“…Arceus,” Har said, “am I, uh, you know, an abomination by definition?”
“What a very direct way of asking,” Arceus said with a little chuckle. “Perhaps by some definitions. But I do not think you are, if you are asking me that question, in this context.”
“Oh. Good.” He fidgeted again. “…Sorry, I don’t… I’ve never been that… reverent.”
“Not to offend,” Arceus said, “but considering your counterpart, I am not surprised.”
Har snorted. “Yeah… He’s fine, right?”
“…What happened to Owen?”
“We are… working on it. He is alive.”
Being ‘alive’ hardly meant anything anymore. Har decided not to press for now. Pivoting, Har asked, “So, are Owen and I, like, soul twins, or something?”
“Hm.” Arceus tilted his head as they began to ascend Heart HQ’s stairs. “I don’t believe you are. From how it was described to me during my… interrogation of Nevren’s crimes against nature, what Nevren did was take a feral soul with little background and implanted all of the memories he could extract from Owen, and place them into that soul.”
Hearing about it said so matter-of-factly left Har feeling cold inside, but he nodded shakily. “R-right. So, I used to be… some random feral Pokémon before Nevren… o-overwrote that. That’s… that’s… k-kind of terrifying, actually? What did I used to be?”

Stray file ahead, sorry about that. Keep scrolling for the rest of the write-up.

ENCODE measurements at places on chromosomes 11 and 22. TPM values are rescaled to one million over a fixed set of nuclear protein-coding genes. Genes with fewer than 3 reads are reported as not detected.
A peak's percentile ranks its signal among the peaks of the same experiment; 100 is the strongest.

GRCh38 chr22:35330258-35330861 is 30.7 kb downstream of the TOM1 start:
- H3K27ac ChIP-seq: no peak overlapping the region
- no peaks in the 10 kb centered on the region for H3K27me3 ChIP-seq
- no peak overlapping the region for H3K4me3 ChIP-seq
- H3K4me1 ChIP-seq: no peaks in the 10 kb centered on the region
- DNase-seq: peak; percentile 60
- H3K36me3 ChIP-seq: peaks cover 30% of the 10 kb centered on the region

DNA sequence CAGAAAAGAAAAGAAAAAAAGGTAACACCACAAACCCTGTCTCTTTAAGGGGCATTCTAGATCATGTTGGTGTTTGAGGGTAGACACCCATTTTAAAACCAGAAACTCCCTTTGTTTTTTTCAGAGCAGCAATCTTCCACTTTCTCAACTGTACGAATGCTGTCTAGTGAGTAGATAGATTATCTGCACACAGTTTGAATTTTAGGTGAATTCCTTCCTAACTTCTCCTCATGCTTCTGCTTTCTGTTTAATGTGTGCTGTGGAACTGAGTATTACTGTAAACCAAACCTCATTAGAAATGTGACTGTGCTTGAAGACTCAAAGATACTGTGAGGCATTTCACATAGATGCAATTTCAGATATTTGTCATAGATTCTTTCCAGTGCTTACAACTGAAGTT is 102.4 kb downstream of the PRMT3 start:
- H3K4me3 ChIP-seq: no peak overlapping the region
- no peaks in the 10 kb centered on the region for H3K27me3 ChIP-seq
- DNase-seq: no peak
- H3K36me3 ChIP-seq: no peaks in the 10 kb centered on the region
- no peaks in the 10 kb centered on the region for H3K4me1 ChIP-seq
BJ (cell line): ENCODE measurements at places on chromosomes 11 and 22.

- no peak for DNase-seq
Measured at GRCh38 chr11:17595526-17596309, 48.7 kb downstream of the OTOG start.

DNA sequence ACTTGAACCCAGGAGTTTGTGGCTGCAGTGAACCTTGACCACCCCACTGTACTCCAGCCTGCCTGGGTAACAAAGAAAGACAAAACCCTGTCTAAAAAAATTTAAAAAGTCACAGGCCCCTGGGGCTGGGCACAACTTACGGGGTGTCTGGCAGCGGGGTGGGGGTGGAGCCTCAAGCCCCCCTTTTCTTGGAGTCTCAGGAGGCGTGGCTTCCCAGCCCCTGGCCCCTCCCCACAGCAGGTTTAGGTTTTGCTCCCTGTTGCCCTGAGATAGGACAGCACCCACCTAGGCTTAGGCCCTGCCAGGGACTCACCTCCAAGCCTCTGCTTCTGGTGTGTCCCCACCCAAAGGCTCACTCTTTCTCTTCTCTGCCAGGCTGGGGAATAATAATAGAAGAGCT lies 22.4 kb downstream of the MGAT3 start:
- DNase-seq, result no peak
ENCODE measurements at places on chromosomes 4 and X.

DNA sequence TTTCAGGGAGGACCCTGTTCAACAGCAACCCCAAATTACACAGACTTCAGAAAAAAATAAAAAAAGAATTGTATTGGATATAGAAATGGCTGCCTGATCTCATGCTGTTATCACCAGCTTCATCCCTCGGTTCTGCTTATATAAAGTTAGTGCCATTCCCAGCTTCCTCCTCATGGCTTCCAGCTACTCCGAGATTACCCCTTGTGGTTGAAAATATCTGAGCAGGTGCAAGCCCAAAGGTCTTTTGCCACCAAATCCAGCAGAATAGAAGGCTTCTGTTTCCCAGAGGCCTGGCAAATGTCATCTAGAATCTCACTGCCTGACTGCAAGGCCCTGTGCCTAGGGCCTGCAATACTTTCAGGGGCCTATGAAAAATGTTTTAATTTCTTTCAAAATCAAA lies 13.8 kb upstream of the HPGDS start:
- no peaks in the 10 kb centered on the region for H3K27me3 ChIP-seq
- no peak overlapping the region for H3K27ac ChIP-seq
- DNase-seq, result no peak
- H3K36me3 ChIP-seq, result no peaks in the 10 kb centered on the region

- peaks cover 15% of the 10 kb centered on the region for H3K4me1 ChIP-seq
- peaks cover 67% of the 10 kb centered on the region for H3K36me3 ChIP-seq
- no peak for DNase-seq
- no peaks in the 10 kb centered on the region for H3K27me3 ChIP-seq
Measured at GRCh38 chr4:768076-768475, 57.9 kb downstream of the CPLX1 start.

“Perhaps with some deep meditation, you can remember,” Arceus said. “Do your past self a service by holding onto that legacy, hm? It’s… somewhat like the concept of reincarnation.”
“Do Pokémon reincarnate normally?” Har pressed, suddenly realizing that Arceus could outright give him the answer.
“Not typically, no,” Arceus said. “Well, we have certain systems at play for it, but not normally. They cross the Aura Sea where they persist there. Reincarnation is… messy, for aged spirits. Memories are eternal, you see, and Pokémon are very attuned to the spirits that hold them. The mind has physical memories, but there are deeper ones within the spirit. And sometimes, old lives can reawaken suddenly, and… clash with the current one. In general, it is better left avoided.”
“Right…” He sighed. “Nevren probably tried to get test subjects with the least ‘memories’ to work with, so he could easily… craft it as he liked.”
“He’s practical like that,” Arceus said bitterly.
“Ah… I’m sorry. It is not your fault. I do not resent your existence toward you at all. Please… think nothing of it from me.”
They were about to enter the main hall of the Heart HQ after a long flight of stairs when Arceus stopped advancing and looked up. Har tilted his head.
“L-Lord Arceus, Your Grace.”
Descending from the skies was a Dragonite holding a letter. “A delivery from Hot Spot Vortex. It’s a letter addressed to You, intended for Elder, from Dialga.”